What you need to know:
- Out of all this, I have gained a unique appreciation of hubby.
- Even the most annoying of his pet peeves, no longer get to me - for now at least.
It is not clear whether Mum was born without a sense of smell or if she lost it early in life. I remember hearing stories about how someone else would tell her to check the baby for a diaper change, or to check burning food because she could not smell the tell-tale signs.
We often made fun of her disability. By a weird coincidence, I married a man whose sense of smell is so limited that he does not quite get the scent of his aftershave. For hubby to smell something, it has to be strong and possibly pungent.
Sharp sense of smell
Unlike hubby or my late mum, I have a sharp sense of smell. I therefore immediately suspected Covid-19 when one evening, I could not smell the mosquito repellent cream as I smeared on my face and arms.
“Can you smell this thing?” I asked hubby, extending the bottle of the cream to him.
“I can smell it from here,” he replied.
Whole day’s sleep
I rushed to the bathroom. Nope, I could not smell my lotion either, nor his shaving cream, not even the mouthwash.
Earlier in the day, I had been exhausted, and I remember remarking to hubby that I needed a whole day’s sleep.
“But you have spent the whole day sleeping on the seat.”
Right, I had curled on a sofa reading a novel but feeling so tired that even turning a page was a herculean task.
The following day, I still had an ogre of fatigue and a stubborn headache. By the evening, every symptom was amplified. The headache was a nasty migraine accompanied by body chills.
“Either I am pregnant, have malaria or Covid.”
“We need to get you to a hospital,” hubby had said, not looking too enthusiastic about either of the options.
The doctor was forthright.
“The symptoms are indicative of a viral infection – suggestive of Covid -19.”
We did the test two days later though I had already started self-isolating. Two days after testing, the results came back reading positive.
Hubby finally- and hastily - vacated the bedroom, all bravado and conjugal rights discussion shelved.
Thankfully, five days later, he and the rest of the household were tested, and no one else was infected.
The vow, for better or worse, seems to lilt off our tongues without much thought to it, until the day we are faced with the part ‘for worse.’ Hubby lived this vow in those fourteen days of isolation. I took a seat by the window of our bedroom, where I worked from.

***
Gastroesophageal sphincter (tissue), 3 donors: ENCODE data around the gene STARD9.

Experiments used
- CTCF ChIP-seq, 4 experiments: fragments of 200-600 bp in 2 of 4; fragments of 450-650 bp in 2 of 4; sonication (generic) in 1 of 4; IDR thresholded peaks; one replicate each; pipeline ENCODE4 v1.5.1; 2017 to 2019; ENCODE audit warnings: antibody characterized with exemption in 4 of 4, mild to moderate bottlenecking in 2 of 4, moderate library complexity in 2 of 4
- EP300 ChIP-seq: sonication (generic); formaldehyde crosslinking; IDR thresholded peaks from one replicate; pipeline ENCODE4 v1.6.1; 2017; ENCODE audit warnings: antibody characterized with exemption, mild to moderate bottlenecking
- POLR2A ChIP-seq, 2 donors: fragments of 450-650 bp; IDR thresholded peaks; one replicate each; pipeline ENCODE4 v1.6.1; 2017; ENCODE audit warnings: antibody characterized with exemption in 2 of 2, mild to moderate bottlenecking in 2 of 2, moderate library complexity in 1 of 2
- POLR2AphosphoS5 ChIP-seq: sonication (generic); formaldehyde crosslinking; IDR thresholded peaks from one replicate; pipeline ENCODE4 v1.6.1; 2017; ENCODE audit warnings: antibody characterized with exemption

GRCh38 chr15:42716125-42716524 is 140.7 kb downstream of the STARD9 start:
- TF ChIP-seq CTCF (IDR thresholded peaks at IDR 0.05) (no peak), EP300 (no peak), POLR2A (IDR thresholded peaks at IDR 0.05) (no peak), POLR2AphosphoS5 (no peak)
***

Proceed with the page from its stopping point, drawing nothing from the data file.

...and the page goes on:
He kept his distance as he catered to my every need. The hot concoctions never ran out. He bought half a sack of lemons, which should explain, in case you were wondering why there is a shortage of lemons in the market.
At some point, my taste and appetite also took a hike. He brought my favourite pepper soup from a restaurant we used to frequent pre-Covid. Everything tasted like mashakura (bland), but he sat at his safe corner until I cleared my meals.
Cold with fear
While I had mild symptoms, the virus was nastiest between day ten to thirteen of infection. We probably have information overload by now, but once this virus is in your system, there is this little devil that makes you go cold with fear.
Friends called, and I remember one telling me, “Stay positive.” “You don’t say!” I replied. I could not speak for long because of an irritating throaty cough.
Out of all this, I have gained a unique appreciation of hubby. Even the most annoying of his pet peeves, no longer get to me - for now at least.
All I remember is him sitting at his safe corner, chatting with me about everyday mundane things to keep my mind at ease.
How can I forget that he served me breakfast in bed for two weeks? Fine, it took Covid-19, but still! I am grateful that I have now been cleared of the virus.
While they are all making fun of my lost sense of smell and diminished taste, there is a lesson for marriage from the Covid-19 experience.
Learn to appreciate more than to complain. His rough stubble because of unshaved beard is now a non-issue.
So what if he uses my towel and leaves it soaking?
Karimi is a wife who believes in marriage. firstname.lastname@example.org